Trying not to give himself away, Boydston went into the Portis Company,in Lepanto and told them he was doing some research and wanted to look at the old cotton gins.
"The lady looked me straight in the eye and asked, 'Are you John Grisham?'" Boydston. "There was no way getting around the fact that people knew about the book, and any inquiry from a stranger meant that we were here to make a movie."
Still looking around for old gins, homes and buildings, Boydston decided to drive to Kennett, Mo., which was mentioned in the Grisham's book also.
"I meandered along toward Kennett, and stopped at Holcomb to look at an old cotton gin," Boydston said. "Trying to be better at being discrete, I told a man at the gin I was interested in looking at the old gin. He told me that downtown Holcomb might be good to use also, as it was looked like it did in 1952. Without me even mentioning Grisham's book, here he was seeing right through me, and was soon offering good local sites for possible filming.
"He said, it's okay, I didn't read the book," Boydston said. "I'm a farmer, and I listened to it on cassette, in the cab of my tractor. From then on, I knew there would be no secret keeping, as to filming."
McGee Street Productions of Studio City, Calif., will be doing the filming, and have set up operations in Memphis. They are planning to film the street, cotton gin, store, and theater scenes in Lepanto. Cotton field locations could vary. A replica of the bungalow home, reminiscent of the 50's, has been built on the Allen Helms farm in the Clarksdale Community, near Turrell. The house has movable walls for ease in filming, a barn, and a outhouse on wheels for good backdrop setting.
John Grisham will be one of the film's producers. Mexican actor and director, Alfonso Arau, will be directing the movie. Arau has previously directed Like Water for Chocolate and A Walk in the Clouds. The stars of the movie have not been announced.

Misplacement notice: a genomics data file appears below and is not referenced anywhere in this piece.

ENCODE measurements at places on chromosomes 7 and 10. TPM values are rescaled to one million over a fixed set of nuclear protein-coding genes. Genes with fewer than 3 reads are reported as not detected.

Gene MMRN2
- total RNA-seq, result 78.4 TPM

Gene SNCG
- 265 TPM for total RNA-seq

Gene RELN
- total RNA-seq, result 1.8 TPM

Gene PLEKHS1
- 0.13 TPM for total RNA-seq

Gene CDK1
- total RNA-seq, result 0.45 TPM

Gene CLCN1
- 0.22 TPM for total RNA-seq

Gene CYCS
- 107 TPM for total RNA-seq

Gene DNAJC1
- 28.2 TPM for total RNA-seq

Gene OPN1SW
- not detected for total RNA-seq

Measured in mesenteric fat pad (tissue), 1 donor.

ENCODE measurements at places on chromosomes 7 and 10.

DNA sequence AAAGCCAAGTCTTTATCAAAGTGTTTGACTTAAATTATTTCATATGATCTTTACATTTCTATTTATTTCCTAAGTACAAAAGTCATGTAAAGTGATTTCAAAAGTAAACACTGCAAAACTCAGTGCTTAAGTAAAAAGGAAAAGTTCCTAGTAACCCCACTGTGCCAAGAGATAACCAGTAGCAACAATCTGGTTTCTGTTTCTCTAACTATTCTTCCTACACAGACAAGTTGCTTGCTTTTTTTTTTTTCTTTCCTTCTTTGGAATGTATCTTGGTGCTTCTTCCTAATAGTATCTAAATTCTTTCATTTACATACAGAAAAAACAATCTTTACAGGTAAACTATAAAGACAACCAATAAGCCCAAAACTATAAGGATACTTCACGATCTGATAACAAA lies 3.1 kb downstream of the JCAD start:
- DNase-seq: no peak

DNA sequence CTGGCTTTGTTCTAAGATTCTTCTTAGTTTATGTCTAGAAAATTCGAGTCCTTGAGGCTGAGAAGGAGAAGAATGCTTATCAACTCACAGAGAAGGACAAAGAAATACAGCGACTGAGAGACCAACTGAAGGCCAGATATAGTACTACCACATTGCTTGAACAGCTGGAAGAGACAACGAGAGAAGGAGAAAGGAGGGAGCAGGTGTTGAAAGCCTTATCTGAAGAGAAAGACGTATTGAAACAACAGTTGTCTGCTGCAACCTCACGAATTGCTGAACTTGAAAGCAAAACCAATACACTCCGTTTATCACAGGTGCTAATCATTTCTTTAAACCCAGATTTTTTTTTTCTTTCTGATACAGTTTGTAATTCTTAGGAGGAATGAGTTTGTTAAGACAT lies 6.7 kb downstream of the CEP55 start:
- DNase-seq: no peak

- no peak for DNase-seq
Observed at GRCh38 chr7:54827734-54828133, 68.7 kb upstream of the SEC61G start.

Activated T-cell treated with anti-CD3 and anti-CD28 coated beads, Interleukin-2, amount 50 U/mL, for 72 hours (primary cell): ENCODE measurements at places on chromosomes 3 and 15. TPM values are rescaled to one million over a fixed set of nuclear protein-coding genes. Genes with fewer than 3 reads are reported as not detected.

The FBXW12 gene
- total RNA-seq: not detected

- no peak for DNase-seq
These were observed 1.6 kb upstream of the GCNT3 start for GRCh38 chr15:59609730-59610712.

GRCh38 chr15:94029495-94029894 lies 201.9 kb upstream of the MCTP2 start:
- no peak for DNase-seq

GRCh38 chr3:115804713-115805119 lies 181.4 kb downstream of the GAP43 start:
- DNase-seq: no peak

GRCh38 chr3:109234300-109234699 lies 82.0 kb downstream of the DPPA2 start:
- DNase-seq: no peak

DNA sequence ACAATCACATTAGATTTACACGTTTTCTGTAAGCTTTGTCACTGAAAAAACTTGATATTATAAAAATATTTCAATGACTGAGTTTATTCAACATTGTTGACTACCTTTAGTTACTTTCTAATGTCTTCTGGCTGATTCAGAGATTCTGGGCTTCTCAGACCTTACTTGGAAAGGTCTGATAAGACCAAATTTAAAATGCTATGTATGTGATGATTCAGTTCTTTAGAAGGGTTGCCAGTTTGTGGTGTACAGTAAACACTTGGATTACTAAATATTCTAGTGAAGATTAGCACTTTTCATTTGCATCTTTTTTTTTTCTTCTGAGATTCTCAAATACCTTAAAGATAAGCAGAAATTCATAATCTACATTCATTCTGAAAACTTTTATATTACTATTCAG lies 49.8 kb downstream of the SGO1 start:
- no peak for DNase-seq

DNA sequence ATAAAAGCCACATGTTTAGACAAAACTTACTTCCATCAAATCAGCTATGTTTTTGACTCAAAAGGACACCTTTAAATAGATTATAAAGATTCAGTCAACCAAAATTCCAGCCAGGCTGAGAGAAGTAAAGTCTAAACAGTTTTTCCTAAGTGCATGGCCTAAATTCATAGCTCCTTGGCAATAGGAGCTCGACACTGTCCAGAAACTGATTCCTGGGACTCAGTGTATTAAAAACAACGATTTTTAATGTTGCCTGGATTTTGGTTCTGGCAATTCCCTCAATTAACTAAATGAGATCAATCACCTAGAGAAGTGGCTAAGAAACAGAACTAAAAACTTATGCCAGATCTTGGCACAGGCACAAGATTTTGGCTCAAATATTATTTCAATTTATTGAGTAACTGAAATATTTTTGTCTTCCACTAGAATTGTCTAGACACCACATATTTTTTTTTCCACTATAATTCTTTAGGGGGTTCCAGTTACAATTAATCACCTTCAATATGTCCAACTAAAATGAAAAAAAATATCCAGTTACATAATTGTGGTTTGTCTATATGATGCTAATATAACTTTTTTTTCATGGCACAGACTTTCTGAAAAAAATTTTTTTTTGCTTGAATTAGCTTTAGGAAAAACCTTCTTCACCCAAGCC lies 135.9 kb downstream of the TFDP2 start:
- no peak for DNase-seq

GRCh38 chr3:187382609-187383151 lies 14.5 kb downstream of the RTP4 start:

Buffalo Island antique car and farm equipment collectors, Melton Emery, of Caraway, and his son Monte, of Lake City, were some of the first people to be contacted about using their vehicles and equipment in the movie. They were both on hand for the Lepanto Town Hall meeting. Lepanto Mayor, Dale Dunlap, expressed his appreciation to Boydston, and McGee Productions, for choosing Lepanto. He pledged his city's support in helping get Lepanto camera ready, and sees the adventure to be a great economic boom. Overwhelming support was also pledged by those in attendance, as they are taking pride in their selection for such a historic film.
The film is slated for filming in Lepanto in November, with the final release of the movie in the spring of 2003.
"I have just fallen in love with Lepanto," Boydston said. "I plan to enter three turtles, myself, in the Terrapin Derby (Oct. 5)."
It appears that Boydston and the McGee crew have fallen victim to the Southern charm given out in large doses by the people of Northeast Arkansas, and depicted so beautifully in Grisham's book, A Painted House.